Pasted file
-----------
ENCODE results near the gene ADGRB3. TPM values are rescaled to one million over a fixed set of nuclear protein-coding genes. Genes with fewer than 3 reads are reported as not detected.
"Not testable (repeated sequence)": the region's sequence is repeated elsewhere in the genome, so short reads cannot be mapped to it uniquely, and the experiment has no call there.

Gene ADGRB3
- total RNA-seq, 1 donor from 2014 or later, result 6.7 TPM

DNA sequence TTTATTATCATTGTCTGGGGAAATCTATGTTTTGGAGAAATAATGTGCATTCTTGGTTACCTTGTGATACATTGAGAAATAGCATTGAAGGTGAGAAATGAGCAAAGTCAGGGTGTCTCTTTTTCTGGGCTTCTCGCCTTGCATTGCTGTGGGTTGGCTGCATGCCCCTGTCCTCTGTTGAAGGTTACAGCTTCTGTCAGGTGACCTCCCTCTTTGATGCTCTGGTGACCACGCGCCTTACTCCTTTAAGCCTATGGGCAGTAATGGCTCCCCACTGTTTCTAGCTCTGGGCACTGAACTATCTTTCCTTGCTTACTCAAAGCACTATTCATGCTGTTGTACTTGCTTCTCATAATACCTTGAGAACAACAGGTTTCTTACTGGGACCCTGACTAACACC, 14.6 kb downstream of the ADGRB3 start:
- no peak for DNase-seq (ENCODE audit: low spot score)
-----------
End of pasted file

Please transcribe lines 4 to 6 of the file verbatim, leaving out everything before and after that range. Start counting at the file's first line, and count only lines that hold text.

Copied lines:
- total RNA-seq, 1 donor from 2014 or later, result 6.7 TPM

DNA sequence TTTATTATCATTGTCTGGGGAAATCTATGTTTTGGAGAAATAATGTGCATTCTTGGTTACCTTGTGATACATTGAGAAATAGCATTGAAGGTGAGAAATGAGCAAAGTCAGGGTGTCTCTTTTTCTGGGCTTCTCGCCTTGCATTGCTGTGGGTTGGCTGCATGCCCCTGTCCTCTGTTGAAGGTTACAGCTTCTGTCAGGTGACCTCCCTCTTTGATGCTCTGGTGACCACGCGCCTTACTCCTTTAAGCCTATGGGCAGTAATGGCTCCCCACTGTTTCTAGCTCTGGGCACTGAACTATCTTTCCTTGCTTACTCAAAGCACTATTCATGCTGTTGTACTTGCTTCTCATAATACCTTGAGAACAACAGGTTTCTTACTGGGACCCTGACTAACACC, 14.6 kb downstream of the ADGRB3 start:
- no peak for DNase-seq (ENCODE audit: low spot score)